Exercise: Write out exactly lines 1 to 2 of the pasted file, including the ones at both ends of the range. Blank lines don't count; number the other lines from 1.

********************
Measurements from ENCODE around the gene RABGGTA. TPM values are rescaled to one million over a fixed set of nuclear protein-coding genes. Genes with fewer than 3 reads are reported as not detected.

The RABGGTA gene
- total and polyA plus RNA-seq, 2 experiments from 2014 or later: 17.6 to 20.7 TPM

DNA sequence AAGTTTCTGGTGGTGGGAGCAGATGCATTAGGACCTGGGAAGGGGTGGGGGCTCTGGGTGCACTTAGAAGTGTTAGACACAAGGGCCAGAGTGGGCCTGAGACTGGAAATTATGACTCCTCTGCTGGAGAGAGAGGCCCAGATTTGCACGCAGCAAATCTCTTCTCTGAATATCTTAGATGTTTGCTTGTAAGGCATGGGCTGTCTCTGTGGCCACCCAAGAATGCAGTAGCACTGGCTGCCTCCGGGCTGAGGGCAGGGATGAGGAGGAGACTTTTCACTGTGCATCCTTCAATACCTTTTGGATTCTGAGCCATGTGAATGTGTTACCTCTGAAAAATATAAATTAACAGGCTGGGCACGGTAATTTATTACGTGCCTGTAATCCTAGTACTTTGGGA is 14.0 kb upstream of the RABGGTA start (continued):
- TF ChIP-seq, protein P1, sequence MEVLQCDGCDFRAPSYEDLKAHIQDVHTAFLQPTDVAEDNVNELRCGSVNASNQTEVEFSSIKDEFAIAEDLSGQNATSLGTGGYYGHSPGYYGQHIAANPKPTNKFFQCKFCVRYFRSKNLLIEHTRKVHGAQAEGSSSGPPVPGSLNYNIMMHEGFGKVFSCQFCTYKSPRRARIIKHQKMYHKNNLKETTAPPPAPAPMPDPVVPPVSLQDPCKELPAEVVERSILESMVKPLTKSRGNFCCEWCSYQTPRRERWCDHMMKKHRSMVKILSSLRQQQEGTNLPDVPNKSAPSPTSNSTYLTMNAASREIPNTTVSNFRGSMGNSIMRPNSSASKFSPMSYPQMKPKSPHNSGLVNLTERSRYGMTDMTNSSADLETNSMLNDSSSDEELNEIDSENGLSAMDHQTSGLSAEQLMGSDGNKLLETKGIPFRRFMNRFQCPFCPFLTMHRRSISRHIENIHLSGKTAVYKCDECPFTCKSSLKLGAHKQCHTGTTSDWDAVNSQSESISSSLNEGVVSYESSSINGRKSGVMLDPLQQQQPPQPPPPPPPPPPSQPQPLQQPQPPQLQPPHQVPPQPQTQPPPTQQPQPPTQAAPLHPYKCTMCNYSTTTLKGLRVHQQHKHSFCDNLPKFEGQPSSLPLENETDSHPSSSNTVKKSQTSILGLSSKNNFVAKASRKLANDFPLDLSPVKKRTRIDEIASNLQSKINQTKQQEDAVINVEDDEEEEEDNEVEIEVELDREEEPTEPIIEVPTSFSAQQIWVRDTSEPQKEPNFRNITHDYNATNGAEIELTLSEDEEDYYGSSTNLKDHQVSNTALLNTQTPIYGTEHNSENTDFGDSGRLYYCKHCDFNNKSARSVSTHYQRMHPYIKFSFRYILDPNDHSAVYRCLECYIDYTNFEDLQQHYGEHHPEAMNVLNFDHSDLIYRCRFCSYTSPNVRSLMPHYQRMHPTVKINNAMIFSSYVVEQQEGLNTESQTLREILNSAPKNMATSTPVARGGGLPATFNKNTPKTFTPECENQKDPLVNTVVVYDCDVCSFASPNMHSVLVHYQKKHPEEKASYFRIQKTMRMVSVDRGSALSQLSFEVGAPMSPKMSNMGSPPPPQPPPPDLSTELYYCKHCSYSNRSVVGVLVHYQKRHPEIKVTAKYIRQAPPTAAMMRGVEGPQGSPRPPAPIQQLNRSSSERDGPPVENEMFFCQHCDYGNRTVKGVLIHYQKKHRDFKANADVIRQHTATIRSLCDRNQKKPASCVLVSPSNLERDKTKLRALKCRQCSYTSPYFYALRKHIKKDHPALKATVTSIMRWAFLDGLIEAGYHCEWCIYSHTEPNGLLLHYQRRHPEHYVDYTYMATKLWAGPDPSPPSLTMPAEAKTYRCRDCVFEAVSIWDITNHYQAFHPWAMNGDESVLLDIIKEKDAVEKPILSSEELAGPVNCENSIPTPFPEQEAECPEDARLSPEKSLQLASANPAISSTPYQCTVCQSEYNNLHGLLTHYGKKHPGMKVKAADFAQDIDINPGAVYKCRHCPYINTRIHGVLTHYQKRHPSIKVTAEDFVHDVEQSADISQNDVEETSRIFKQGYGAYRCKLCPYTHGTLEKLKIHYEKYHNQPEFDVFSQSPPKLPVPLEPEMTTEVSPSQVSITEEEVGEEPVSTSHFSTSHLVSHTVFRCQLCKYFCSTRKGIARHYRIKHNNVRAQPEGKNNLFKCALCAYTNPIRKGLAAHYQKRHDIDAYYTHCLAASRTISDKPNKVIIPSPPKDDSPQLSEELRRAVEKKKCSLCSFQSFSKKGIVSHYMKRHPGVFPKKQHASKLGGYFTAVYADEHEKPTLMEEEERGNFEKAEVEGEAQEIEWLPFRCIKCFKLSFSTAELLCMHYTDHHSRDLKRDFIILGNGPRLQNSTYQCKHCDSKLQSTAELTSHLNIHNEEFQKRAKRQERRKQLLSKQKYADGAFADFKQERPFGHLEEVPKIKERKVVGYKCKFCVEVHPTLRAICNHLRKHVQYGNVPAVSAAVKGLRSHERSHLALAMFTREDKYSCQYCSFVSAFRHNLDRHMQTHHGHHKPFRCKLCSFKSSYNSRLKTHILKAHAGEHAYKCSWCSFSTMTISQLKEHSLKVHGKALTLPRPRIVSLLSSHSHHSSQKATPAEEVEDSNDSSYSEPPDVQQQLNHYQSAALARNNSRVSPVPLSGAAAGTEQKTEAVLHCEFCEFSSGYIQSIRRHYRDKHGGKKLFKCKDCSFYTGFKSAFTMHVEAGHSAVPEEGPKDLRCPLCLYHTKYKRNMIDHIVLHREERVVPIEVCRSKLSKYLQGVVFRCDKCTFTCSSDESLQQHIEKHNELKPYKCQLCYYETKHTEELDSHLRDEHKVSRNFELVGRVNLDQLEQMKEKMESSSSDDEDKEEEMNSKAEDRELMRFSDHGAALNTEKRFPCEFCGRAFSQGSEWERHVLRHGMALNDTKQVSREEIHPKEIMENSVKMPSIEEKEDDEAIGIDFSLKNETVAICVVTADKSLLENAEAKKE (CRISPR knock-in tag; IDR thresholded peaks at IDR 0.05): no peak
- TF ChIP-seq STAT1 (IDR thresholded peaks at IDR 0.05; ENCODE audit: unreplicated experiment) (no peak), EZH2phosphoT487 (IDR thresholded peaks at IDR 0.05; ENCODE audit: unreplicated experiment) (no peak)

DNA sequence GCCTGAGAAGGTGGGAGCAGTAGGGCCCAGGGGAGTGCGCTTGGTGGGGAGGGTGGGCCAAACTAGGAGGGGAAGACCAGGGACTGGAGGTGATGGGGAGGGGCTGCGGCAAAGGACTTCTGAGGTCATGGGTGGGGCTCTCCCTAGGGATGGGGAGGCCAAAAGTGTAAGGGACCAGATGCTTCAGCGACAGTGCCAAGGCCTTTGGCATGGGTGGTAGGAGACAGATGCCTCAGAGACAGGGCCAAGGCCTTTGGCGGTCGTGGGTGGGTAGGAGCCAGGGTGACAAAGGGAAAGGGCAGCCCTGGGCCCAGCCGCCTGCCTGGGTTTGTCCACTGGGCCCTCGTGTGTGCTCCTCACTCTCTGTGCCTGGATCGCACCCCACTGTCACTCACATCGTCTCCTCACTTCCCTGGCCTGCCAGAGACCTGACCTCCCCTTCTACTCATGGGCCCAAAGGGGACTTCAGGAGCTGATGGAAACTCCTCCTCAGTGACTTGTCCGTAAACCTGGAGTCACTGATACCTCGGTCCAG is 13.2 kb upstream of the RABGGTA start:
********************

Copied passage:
Measurements from ENCODE around the gene RABGGTA. TPM values are rescaled to one million over a fixed set of nuclear protein-coding genes. Genes with fewer than 3 reads are reported as not detected.

The RABGGTA gene